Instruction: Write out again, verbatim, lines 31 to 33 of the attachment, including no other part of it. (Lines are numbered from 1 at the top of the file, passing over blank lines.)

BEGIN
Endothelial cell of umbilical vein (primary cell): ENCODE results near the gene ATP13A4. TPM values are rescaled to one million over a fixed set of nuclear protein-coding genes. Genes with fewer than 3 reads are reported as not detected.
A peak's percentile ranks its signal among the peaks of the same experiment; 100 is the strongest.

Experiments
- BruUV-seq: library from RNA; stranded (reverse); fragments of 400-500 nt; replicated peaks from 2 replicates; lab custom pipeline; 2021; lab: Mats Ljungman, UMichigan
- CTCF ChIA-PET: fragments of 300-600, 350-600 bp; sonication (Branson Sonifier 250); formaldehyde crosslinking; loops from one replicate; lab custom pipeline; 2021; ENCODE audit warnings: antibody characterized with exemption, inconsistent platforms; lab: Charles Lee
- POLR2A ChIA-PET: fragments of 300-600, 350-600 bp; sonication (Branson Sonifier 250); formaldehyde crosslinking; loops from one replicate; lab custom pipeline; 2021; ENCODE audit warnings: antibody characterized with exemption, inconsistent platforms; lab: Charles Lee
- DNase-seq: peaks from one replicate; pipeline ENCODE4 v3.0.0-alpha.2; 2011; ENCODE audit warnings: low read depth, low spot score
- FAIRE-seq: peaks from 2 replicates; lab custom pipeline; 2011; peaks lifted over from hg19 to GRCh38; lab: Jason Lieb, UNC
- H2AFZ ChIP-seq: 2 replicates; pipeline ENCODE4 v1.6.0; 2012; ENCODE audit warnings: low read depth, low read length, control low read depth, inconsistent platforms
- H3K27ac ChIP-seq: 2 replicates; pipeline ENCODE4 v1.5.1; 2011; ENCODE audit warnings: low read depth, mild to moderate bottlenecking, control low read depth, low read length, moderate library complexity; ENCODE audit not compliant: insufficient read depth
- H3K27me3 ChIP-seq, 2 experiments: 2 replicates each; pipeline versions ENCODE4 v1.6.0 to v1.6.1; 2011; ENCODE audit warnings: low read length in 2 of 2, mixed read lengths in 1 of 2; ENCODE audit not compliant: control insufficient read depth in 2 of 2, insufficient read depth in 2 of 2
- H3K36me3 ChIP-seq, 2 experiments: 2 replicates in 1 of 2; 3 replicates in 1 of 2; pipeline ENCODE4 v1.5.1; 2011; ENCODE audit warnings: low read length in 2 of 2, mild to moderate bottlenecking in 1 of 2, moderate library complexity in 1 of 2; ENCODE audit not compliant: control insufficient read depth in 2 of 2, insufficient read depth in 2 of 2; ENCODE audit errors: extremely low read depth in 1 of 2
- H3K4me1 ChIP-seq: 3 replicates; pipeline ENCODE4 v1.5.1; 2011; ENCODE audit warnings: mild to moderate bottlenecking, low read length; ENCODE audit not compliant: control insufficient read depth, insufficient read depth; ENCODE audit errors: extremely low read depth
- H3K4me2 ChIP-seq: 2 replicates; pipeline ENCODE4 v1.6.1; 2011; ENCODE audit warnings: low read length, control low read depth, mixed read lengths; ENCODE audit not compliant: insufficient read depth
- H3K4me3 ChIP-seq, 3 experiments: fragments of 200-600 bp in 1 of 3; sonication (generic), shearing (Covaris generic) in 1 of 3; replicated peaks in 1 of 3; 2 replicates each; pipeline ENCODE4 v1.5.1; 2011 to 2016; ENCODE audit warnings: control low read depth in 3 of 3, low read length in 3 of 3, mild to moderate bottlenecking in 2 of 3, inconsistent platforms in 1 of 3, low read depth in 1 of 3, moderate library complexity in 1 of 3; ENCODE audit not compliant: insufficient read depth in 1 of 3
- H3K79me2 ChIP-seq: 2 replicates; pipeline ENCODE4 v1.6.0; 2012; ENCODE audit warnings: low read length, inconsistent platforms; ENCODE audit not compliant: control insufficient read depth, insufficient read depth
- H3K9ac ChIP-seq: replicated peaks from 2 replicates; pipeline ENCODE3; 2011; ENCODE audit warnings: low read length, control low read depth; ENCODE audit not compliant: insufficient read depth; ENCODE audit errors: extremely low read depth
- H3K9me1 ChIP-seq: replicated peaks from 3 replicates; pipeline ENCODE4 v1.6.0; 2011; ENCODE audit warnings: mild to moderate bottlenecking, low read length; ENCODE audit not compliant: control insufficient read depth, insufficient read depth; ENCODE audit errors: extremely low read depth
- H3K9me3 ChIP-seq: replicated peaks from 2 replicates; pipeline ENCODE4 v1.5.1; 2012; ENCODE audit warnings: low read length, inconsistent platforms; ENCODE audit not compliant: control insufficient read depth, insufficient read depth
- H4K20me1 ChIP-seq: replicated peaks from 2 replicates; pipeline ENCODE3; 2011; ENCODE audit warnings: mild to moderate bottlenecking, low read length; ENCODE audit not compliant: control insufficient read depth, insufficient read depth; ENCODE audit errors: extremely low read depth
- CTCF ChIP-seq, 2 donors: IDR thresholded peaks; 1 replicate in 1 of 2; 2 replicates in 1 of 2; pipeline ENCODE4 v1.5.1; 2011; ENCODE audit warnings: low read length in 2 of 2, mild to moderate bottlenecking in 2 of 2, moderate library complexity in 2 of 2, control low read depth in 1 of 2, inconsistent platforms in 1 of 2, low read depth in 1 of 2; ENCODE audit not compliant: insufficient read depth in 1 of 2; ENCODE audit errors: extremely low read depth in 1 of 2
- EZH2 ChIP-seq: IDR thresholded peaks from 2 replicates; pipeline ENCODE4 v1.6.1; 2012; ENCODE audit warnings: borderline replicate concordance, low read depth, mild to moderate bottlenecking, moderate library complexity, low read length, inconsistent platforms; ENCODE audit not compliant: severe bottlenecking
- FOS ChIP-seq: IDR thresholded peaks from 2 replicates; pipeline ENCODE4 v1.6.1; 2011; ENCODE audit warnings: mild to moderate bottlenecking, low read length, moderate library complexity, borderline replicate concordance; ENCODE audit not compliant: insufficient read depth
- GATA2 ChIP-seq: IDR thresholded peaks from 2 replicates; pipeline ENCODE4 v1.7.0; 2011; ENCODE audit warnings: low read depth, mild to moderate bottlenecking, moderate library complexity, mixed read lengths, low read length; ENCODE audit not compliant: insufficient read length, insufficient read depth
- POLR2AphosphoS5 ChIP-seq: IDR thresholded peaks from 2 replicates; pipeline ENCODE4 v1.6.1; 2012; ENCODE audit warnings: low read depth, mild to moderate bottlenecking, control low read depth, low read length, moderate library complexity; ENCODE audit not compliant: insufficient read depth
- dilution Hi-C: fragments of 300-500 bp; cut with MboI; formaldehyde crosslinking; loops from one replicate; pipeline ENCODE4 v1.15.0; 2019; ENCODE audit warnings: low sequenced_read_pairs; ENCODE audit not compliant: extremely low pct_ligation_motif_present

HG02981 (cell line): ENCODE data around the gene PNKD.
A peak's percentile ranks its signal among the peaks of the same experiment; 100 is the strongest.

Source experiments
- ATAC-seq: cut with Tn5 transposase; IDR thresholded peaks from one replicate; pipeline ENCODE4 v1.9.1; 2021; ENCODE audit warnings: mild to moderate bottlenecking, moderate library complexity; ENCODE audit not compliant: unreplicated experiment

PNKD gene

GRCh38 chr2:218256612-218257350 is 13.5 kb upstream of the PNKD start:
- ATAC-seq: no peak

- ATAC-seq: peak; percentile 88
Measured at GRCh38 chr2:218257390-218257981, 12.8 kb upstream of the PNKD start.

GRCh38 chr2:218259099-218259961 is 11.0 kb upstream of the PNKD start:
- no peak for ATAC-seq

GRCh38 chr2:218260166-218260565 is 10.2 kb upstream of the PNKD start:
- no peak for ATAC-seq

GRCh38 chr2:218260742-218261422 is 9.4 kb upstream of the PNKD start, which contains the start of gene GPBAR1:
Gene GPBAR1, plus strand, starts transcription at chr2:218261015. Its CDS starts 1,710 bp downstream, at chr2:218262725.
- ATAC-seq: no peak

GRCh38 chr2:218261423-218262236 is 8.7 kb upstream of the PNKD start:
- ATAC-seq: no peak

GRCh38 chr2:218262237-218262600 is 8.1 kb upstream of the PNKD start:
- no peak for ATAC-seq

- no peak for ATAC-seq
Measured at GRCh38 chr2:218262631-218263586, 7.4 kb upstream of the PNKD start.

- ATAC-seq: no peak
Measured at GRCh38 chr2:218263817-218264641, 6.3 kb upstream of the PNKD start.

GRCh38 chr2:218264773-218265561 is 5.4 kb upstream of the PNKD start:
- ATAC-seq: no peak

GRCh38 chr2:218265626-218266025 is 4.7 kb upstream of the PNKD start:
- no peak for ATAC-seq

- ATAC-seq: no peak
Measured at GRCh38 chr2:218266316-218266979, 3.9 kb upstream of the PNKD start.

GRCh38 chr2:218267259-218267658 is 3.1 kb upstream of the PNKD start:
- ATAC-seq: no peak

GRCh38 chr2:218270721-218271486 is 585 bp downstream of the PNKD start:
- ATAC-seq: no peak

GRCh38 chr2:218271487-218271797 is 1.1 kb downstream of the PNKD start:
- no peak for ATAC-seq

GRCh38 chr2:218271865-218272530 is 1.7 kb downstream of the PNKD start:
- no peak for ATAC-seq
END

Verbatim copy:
PNKD gene

GRCh38 chr2:218256612-218257350 is 13.5 kb upstream of the PNKD start:
- ATAC-seq: no peak